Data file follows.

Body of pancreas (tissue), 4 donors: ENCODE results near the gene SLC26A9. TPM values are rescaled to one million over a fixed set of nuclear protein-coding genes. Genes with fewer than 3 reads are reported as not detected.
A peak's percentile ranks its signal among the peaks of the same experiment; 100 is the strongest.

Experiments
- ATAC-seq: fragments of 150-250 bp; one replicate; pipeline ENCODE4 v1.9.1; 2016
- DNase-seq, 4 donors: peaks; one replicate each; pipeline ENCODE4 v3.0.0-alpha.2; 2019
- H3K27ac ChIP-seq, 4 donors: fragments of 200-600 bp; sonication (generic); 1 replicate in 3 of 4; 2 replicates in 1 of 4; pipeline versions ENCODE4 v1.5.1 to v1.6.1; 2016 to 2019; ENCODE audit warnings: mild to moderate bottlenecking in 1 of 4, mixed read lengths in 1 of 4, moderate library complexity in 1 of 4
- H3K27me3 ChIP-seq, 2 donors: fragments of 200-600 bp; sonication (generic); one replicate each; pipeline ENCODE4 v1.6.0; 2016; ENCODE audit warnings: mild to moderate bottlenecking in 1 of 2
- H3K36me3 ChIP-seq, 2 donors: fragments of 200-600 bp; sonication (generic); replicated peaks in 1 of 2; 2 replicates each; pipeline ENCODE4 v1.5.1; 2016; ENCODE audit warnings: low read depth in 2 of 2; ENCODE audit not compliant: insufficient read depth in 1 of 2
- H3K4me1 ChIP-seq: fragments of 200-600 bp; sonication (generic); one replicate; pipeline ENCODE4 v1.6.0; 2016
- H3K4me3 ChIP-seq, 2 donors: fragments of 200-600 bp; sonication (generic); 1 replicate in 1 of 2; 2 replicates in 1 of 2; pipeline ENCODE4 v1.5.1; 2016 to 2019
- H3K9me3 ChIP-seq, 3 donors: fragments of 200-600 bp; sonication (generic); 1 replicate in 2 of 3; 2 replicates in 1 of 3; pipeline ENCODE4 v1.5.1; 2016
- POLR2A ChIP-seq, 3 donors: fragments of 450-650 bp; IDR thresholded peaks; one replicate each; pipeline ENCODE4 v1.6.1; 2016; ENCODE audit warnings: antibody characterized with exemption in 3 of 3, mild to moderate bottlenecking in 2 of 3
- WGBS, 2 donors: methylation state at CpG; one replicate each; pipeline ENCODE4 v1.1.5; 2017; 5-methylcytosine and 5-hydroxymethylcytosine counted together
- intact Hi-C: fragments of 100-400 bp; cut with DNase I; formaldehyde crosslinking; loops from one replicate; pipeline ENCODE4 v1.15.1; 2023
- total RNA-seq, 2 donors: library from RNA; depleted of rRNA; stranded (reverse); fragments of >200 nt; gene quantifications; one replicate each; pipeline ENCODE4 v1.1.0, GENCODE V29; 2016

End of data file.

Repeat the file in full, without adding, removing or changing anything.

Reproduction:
Body of pancreas (tissue), 4 donors: ENCODE results near the gene SLC26A9. TPM values are rescaled to one million over a fixed set of nuclear protein-coding genes. Genes with fewer than 3 reads are reported as not detected.
A peak's percentile ranks its signal among the peaks of the same experiment; 100 is the strongest.

Experiments
- ATAC-seq: fragments of 150-250 bp; one replicate; pipeline ENCODE4 v1.9.1; 2016
- DNase-seq, 4 donors: peaks; one replicate each; pipeline ENCODE4 v3.0.0-alpha.2; 2019
- H3K27ac ChIP-seq, 4 donors: fragments of 200-600 bp; sonication (generic); 1 replicate in 3 of 4; 2 replicates in 1 of 4; pipeline versions ENCODE4 v1.5.1 to v1.6.1; 2016 to 2019; ENCODE audit warnings: mild to moderate bottlenecking in 1 of 4, mixed read lengths in 1 of 4, moderate library complexity in 1 of 4
- H3K27me3 ChIP-seq, 2 donors: fragments of 200-600 bp; sonication (generic); one replicate each; pipeline ENCODE4 v1.6.0; 2016; ENCODE audit warnings: mild to moderate bottlenecking in 1 of 2
- H3K36me3 ChIP-seq, 2 donors: fragments of 200-600 bp; sonication (generic); replicated peaks in 1 of 2; 2 replicates each; pipeline ENCODE4 v1.5.1; 2016; ENCODE audit warnings: low read depth in 2 of 2; ENCODE audit not compliant: insufficient read depth in 1 of 2
- H3K4me1 ChIP-seq: fragments of 200-600 bp; sonication (generic); one replicate; pipeline ENCODE4 v1.6.0; 2016
- H3K4me3 ChIP-seq, 2 donors: fragments of 200-600 bp; sonication (generic); 1 replicate in 1 of 2; 2 replicates in 1 of 2; pipeline ENCODE4 v1.5.1; 2016 to 2019
- H3K9me3 ChIP-seq, 3 donors: fragments of 200-600 bp; sonication (generic); 1 replicate in 2 of 3; 2 replicates in 1 of 3; pipeline ENCODE4 v1.5.1; 2016
- POLR2A ChIP-seq, 3 donors: fragments of 450-650 bp; IDR thresholded peaks; one replicate each; pipeline ENCODE4 v1.6.1; 2016; ENCODE audit warnings: antibody characterized with exemption in 3 of 3, mild to moderate bottlenecking in 2 of 3
- WGBS, 2 donors: methylation state at CpG; one replicate each; pipeline ENCODE4 v1.1.5; 2017; 5-methylcytosine and 5-hydroxymethylcytosine counted together
- intact Hi-C: fragments of 100-400 bp; cut with DNase I; formaldehyde crosslinking; loops from one replicate; pipeline ENCODE4 v1.15.1; 2023
- total RNA-seq, 2 donors: library from RNA; depleted of rRNA; stranded (reverse); fragments of >200 nt; gene quantifications; one replicate each; pipeline ENCODE4 v1.1.0, GENCODE V29; 2016